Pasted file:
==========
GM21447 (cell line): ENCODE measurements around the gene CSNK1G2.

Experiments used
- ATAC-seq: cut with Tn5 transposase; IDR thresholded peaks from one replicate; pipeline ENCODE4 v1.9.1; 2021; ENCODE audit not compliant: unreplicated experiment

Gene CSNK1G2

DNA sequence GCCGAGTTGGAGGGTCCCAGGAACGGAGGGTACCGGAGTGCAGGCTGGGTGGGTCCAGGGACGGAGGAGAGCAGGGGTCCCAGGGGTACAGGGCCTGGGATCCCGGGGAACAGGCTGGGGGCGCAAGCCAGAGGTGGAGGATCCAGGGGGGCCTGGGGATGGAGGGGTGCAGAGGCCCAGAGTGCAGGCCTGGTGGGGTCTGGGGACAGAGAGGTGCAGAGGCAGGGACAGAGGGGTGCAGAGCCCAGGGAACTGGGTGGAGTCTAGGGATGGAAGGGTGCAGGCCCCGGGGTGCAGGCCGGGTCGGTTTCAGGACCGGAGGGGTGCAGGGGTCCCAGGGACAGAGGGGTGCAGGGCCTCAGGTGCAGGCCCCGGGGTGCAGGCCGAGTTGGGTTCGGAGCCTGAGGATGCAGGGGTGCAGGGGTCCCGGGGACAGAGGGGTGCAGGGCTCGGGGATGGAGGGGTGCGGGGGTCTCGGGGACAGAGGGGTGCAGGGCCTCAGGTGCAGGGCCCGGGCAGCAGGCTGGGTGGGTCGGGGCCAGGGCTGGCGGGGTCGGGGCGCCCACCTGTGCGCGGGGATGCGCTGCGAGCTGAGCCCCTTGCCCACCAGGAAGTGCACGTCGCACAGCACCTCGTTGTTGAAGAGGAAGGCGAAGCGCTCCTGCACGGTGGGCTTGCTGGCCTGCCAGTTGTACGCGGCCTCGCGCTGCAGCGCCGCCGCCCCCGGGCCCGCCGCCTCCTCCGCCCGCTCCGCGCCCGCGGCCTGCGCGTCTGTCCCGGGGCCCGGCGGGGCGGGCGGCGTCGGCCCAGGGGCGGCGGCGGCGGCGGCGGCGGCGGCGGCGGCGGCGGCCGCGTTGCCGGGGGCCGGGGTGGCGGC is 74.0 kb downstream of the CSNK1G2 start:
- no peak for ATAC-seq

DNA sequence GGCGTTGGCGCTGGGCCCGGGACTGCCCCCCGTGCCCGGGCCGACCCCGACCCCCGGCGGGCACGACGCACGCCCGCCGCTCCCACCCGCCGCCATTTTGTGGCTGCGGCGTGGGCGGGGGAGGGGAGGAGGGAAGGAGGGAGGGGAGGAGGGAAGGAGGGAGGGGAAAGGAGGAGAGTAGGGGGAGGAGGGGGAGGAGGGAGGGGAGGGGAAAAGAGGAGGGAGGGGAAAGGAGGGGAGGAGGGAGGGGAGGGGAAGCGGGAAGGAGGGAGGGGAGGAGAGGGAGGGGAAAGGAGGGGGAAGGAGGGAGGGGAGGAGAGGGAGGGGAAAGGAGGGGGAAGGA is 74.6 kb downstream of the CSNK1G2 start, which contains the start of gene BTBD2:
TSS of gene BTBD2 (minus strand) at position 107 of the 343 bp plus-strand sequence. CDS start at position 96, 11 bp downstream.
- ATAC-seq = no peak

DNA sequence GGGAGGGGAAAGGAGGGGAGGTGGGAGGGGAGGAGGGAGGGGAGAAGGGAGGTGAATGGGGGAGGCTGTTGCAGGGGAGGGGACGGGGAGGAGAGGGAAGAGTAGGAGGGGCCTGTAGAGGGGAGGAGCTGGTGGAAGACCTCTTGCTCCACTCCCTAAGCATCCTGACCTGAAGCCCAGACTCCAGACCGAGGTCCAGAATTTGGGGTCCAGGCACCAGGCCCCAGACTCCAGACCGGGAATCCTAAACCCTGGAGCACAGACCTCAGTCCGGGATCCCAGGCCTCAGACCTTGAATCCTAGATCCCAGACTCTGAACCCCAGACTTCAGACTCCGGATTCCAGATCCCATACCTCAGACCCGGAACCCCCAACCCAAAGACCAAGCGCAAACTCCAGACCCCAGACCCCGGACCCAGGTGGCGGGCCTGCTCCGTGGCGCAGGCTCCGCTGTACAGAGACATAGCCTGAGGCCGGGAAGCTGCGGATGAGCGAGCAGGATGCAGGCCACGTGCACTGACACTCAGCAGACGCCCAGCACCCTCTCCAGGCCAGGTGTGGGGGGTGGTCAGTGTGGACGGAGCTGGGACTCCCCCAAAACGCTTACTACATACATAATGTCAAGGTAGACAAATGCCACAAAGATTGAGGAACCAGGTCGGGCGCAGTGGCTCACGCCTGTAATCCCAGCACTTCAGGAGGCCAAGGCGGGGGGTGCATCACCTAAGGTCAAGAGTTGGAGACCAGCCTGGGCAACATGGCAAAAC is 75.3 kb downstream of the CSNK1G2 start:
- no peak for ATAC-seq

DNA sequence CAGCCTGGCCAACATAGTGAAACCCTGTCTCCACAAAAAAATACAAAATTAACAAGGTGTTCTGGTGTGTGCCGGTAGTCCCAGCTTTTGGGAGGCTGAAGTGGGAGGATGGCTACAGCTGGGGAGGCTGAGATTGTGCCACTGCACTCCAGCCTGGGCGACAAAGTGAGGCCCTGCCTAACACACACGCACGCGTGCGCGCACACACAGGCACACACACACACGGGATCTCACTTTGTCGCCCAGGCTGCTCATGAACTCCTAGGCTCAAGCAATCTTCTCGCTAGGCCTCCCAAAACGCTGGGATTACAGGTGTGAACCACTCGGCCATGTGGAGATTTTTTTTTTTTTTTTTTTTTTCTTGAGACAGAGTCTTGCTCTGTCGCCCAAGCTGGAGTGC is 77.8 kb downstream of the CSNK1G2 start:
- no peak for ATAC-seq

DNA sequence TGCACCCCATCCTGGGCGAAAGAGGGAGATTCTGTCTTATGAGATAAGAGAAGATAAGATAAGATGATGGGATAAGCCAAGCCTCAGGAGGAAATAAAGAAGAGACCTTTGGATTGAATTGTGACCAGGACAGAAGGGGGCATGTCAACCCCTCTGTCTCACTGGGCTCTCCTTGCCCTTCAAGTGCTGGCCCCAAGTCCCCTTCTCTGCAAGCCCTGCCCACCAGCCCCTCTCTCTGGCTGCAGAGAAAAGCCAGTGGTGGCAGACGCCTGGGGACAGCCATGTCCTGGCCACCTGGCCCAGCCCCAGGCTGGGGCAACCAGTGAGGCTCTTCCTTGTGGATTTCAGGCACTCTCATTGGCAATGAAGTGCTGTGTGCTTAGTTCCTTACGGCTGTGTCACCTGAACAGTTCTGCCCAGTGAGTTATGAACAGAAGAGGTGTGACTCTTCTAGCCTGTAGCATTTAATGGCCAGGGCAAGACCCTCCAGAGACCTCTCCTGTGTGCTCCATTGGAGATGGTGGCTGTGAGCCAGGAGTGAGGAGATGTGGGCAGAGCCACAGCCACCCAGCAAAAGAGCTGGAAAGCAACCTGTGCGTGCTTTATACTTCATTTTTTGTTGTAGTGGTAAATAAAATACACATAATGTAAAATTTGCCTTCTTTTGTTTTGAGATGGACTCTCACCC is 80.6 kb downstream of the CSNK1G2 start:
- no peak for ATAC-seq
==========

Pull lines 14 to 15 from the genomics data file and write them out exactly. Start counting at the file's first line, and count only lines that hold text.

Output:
DNA sequence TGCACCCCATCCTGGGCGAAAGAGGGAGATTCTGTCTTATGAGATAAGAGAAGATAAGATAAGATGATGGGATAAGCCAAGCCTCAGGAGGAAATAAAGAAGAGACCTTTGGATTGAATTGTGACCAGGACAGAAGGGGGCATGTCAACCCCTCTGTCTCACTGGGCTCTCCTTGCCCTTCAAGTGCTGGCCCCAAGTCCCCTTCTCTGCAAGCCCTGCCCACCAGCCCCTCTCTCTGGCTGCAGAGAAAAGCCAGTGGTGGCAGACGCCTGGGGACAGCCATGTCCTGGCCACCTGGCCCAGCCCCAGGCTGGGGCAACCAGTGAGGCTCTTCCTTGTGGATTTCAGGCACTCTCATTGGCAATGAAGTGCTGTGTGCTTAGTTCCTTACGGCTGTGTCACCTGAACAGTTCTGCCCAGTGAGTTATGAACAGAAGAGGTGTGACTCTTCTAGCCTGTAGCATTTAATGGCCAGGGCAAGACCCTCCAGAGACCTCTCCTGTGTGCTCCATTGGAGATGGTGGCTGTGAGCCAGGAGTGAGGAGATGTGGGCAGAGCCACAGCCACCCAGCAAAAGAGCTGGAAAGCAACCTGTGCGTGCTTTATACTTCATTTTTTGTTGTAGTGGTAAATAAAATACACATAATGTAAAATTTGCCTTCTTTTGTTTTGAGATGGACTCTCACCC is 80.6 kb downstream of the CSNK1G2 start:
- no peak for ATAC-seq